of it. Edward further testified that Olimpio earlier overtook another bus.
Edward stated that it was for this reason that the MMTC bus went into the
lane where the stalled van was located. The Court of Appeals held that the
MMTC bus was the one switching lanes.
The dispositive portion of the decision of the Court of Appeals reads:
WHEREFORE, the judgment herein appealed from is hereby AFFIRMED in
On 28 December 1999, petitioners filed with the Court of Appeals a
motion for reconsideration of the assailed decision. Petitioners asserted that
the Court of Appeals erred in finding Olimpio negligent in driving the subject
bus. Petitioners also asserted that Carlos was the one switching lanes and
was therefore the one negligent in driving his car. Petitioners stated that the
Court of Appeals erred in not holding that the MMTC was not subsidiarily
liable for Olimpios civil liability in the instant case. Petitioners stated that the
testimonies of witnesses Milagros Garbo and Nenita Amado, as well as
Exhibits 1 to 15, proved that the MMTC exercised due diligence in the
selection and supervision of its drivers.[11]
On 5 May 2000, the Court of Appeals issued a Resolution[12] denying
the motion for reconsideration. With the assailed decision having amply
discussed, considered and ruled upon the issues that petitioners raised in
their motion for reconsideration, the Court of Appeals held that there was no
cogent reason for it to reverse the assailed decision. The Court of Appeals
also held that the MMTC was already estopped in assailing the trial courts
decision considering that the MMTC never appealed the decision within the
reglementary period.
The Issues
Petitioners have presented the following for our consideration:
1. The Court of Appeals gravely abused its discretion in sustaining
the trial courts findings of facts instead of considering certain
facts and circumstance raised by petitioners that properly cast
an element of reasonable doubt.
2. Whether Estoppel applies to MMTC.[13]
The Ruling of the Court
The petition is without merit.
In criminal cases, an appeal throws the entire case wide open for review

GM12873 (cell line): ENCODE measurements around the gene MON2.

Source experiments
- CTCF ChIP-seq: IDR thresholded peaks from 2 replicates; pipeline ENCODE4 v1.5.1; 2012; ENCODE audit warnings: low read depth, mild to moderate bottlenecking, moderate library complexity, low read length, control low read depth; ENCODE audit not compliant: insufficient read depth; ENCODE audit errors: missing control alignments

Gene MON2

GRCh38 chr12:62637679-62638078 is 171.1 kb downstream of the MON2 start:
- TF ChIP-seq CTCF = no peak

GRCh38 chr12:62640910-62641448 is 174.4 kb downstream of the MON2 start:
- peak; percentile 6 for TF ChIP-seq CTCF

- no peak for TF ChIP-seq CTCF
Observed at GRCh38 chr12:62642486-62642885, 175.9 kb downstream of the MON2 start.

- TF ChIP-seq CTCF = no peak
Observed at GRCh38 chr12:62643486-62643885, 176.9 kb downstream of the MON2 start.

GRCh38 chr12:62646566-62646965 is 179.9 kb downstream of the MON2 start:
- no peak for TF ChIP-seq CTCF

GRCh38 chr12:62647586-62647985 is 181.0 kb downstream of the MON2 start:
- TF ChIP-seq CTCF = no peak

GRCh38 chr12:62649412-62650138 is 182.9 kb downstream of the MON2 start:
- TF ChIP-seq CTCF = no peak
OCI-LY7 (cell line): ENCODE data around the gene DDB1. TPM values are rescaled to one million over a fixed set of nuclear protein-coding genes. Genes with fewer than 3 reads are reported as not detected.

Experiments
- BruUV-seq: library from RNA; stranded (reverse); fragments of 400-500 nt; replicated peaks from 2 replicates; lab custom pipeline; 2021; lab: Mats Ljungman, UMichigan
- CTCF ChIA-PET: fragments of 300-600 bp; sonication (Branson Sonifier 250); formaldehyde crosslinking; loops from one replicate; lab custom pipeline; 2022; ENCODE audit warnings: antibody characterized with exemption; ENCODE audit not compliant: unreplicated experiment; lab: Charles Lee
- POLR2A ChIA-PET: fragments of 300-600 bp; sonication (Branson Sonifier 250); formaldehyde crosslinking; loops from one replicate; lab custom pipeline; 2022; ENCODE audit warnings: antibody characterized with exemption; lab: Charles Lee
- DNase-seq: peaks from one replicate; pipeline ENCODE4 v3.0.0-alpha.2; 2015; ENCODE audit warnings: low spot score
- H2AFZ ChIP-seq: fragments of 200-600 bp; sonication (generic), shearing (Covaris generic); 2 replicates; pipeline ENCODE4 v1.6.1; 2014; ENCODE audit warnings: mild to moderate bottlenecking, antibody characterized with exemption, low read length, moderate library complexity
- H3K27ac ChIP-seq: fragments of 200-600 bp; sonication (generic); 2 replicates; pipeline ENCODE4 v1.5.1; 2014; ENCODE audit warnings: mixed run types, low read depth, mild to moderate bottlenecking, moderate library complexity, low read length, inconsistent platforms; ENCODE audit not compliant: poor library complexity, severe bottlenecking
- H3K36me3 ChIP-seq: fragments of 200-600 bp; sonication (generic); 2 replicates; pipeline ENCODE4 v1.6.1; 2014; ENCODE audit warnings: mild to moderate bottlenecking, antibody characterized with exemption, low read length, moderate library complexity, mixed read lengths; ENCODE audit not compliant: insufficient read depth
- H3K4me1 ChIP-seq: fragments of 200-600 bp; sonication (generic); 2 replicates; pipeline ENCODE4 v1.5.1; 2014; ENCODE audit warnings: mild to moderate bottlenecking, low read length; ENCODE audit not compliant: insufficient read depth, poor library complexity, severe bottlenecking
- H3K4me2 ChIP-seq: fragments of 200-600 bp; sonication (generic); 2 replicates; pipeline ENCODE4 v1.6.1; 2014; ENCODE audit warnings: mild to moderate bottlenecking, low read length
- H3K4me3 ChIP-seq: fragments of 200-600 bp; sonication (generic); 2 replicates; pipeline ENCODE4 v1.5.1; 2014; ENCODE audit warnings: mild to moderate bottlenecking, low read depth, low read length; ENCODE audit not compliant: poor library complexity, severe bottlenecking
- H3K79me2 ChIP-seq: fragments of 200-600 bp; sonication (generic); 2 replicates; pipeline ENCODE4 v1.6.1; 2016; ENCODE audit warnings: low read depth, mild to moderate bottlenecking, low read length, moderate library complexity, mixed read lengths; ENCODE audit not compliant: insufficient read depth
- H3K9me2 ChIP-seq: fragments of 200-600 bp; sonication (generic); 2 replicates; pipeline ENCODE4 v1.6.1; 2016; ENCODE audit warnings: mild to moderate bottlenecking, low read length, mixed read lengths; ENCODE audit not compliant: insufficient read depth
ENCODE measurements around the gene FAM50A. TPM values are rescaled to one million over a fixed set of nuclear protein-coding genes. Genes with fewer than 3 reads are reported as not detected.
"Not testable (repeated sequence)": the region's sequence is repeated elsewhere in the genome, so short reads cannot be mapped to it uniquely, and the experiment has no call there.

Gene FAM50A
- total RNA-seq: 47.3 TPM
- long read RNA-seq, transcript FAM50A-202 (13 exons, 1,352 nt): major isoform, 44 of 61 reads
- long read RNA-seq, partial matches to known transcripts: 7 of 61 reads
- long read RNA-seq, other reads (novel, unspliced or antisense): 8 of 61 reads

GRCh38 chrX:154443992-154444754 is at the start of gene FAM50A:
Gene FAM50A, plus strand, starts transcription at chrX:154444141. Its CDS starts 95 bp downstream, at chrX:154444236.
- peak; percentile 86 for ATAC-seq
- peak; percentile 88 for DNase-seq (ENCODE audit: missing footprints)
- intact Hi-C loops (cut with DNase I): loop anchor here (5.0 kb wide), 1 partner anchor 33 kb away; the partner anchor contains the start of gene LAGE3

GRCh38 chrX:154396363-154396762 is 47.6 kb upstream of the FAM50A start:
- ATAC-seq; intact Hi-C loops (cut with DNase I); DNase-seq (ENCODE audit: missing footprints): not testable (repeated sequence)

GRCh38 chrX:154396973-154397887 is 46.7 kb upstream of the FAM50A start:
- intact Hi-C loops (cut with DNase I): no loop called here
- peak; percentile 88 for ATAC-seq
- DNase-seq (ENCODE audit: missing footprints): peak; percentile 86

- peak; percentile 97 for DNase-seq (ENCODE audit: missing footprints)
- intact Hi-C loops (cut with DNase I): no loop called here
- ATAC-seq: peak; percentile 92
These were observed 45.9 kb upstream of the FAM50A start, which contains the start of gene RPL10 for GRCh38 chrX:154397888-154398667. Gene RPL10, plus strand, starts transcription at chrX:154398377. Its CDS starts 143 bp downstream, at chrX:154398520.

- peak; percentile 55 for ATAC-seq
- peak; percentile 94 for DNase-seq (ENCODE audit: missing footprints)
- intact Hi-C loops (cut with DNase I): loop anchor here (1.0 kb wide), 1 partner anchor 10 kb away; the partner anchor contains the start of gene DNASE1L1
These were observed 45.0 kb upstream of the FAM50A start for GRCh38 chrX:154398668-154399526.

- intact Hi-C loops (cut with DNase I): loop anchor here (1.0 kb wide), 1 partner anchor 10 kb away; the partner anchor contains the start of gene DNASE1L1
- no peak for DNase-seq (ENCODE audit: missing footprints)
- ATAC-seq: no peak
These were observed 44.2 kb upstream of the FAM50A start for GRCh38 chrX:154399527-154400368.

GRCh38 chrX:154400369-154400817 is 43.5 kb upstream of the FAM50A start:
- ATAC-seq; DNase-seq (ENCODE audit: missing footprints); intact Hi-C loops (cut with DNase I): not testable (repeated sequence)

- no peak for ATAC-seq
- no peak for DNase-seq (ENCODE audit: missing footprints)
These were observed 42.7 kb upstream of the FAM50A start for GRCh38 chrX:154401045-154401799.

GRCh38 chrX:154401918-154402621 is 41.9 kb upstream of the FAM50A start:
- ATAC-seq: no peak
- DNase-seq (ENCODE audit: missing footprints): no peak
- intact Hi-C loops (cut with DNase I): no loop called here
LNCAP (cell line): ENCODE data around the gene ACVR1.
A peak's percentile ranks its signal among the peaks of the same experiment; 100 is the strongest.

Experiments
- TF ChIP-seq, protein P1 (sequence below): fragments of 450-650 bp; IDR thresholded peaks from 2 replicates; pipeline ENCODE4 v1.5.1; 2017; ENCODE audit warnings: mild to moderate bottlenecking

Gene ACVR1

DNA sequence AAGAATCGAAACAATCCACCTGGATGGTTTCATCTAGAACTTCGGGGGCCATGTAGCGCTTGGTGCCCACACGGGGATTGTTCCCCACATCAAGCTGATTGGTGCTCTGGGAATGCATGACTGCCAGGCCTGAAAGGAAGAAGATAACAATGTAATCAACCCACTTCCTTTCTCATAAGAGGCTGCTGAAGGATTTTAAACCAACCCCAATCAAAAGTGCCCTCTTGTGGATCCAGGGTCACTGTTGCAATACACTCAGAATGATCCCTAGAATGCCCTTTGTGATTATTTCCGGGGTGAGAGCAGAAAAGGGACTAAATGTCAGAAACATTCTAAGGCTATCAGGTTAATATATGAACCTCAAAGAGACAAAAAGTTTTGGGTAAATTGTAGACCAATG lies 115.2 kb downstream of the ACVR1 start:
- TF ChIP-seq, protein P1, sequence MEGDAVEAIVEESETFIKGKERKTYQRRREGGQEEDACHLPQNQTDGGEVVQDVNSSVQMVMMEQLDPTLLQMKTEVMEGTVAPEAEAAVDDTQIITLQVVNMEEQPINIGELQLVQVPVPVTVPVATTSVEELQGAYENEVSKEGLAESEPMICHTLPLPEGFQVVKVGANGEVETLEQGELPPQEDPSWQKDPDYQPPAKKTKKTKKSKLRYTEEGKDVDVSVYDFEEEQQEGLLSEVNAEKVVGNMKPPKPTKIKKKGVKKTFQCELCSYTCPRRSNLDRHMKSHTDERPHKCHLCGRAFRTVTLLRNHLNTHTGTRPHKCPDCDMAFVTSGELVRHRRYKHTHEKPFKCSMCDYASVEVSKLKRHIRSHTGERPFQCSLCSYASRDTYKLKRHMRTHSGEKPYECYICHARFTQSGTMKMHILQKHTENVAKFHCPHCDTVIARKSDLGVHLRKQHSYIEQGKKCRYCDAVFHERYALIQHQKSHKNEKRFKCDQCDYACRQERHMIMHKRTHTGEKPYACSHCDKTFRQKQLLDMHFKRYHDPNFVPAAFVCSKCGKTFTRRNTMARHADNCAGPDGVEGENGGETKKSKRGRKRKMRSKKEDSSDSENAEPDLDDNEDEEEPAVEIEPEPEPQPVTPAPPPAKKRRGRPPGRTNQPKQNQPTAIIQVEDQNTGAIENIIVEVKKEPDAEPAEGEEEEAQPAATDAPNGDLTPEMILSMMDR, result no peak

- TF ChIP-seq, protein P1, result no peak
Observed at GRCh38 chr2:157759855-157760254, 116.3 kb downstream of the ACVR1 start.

and the reviewing tribunal can correct errors, though unassigned in the
appealed judgment, or even reverse the trial courts decision based on
grounds other than those that the parties raised as errors.[14]
Petitioners fault the Court of Appeals for having sustained the trial
courts findings of fact. Petitioners assert that the Court of Appeals failed to
consider certain circumstances that would warrant a reversal of the factual
findings of the trial court.
Petitioners claim that Carlos negligence in switching lanes to avoid
hitting a stranded van caused the collision. Petitioners assert that Carlos
was negligent because he transferred to the lane where Olimpio was then
driving along without first blinking his signal light and with his car only 20
meters away from the bus. This being so, petitioners assert that they should
not be held responsible for Carlos negligence.
Petitioners assertions have no merit. The issue of whether a person is
negligent is a question of fact.[15] Findings of fact of the Court of Appeals,
when they affirm the findings of fact of the trial court, are binding on this
Court, unless the findings of the trial and appellate courts are palpably
unsupported by the evidence on record or unless the judgment itself is based
on misapprehension of facts.[16] We hold that the Court of Appeals committed
no reversible error in upholding the factual findings of the trial court.
Article 365 of the Revised Penal Code states that reckless imprudence
consists in voluntarily, but without malice, doing or failing to do an act from
which material damage results by reason of inexcusable lack of precaution
on the part of the person performing or failing to perform such act, taking into
consideration (1) his employment or occupation; (2) his degree of
intelligence; (3) his physical condition; and (4) other circumstances regarding
persons, time and place.
Olimpio is a professional driver who has been in the employ of the
MMTC since 1984.[17] As a public utility driver, Olimpio should have as his
primary concern the safety not only of himself or of his passengers, but, also
the safety of his fellow motorists. Considering that it had just rained, it was
still drizzling and the road was slippery when the subject incident took place,